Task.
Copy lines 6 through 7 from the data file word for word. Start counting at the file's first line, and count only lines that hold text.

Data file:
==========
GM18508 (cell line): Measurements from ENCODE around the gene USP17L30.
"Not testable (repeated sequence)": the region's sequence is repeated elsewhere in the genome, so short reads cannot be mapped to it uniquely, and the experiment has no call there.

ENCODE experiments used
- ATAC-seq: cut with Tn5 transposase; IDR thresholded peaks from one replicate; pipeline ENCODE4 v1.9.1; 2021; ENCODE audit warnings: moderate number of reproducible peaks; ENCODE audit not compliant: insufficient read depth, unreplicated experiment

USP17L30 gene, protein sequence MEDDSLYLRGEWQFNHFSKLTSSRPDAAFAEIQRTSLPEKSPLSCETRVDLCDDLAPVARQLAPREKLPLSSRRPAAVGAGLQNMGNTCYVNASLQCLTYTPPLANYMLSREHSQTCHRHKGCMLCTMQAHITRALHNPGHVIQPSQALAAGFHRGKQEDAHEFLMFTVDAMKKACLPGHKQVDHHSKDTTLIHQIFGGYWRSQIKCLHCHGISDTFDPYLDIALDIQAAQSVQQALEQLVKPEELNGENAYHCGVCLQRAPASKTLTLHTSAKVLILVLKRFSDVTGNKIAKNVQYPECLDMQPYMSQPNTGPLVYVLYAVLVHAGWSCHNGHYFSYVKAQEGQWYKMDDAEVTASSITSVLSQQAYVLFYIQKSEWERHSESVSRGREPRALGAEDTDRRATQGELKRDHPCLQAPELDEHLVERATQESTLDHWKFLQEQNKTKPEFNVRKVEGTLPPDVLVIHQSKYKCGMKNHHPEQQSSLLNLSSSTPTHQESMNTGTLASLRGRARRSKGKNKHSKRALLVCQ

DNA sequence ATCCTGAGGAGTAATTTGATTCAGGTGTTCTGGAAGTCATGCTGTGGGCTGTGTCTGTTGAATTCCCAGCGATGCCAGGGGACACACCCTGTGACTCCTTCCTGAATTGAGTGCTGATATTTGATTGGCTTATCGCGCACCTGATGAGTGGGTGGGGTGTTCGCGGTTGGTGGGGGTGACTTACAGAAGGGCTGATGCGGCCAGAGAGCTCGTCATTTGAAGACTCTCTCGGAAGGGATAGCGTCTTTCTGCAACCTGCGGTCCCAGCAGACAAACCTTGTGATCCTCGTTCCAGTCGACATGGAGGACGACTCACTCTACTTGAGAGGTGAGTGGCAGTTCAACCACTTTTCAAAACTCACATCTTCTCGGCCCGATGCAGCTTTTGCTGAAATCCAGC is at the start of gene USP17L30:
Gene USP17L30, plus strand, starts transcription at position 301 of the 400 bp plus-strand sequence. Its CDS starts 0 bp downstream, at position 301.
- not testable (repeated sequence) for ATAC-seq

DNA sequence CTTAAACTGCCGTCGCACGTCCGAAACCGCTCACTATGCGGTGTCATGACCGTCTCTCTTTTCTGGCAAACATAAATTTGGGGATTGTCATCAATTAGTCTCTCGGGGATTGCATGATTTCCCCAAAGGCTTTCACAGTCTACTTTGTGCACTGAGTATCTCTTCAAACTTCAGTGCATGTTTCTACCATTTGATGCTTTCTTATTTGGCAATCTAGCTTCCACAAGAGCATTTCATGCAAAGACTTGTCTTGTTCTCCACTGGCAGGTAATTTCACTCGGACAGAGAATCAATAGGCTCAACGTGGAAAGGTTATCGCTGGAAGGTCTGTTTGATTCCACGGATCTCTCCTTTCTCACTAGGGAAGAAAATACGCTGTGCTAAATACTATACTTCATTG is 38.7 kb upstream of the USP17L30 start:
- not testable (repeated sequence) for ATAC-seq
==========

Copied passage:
DNA sequence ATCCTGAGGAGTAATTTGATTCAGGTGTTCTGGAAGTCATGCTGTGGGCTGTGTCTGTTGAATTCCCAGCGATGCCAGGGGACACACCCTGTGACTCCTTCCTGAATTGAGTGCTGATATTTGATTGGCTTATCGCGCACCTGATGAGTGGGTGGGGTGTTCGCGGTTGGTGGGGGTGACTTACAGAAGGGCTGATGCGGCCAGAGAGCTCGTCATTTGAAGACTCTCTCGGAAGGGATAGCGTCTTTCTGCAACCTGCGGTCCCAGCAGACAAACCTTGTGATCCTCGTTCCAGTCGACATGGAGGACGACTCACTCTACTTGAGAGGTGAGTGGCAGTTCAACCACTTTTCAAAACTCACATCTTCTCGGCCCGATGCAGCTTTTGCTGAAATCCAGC is at the start of gene USP17L30:
Gene USP17L30, plus strand, starts transcription at position 301 of the 400 bp plus-strand sequence. Its CDS starts 0 bp downstream, at position 301.